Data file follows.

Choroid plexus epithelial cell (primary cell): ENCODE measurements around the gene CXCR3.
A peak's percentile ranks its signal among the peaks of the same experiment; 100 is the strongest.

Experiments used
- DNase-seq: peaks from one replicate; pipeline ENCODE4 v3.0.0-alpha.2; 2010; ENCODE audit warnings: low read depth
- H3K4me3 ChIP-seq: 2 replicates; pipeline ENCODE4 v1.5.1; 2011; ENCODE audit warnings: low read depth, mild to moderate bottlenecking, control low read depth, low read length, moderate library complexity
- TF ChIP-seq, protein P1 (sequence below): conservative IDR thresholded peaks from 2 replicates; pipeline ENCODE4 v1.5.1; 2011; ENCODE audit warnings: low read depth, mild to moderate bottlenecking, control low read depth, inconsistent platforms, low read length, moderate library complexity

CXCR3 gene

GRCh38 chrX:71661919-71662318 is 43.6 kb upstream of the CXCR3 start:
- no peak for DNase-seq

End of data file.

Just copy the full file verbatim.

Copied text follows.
Choroid plexus epithelial cell (primary cell): ENCODE measurements around the gene CXCR3.
A peak's percentile ranks its signal among the peaks of the same experiment; 100 is the strongest.

Experiments used
- DNase-seq: peaks from one replicate; pipeline ENCODE4 v3.0.0-alpha.2; 2010; ENCODE audit warnings: low read depth
- H3K4me3 ChIP-seq: 2 replicates; pipeline ENCODE4 v1.5.1; 2011; ENCODE audit warnings: low read depth, mild to moderate bottlenecking, control low read depth, low read length, moderate library complexity
- TF ChIP-seq, protein P1 (sequence below): conservative IDR thresholded peaks from 2 replicates; pipeline ENCODE4 v1.5.1; 2011; ENCODE audit warnings: low read depth, mild to moderate bottlenecking, control low read depth, inconsistent platforms, low read length, moderate library complexity

CXCR3 gene

GRCh38 chrX:71661919-71662318 is 43.6 kb upstream of the CXCR3 start:
- no peak for DNase-seq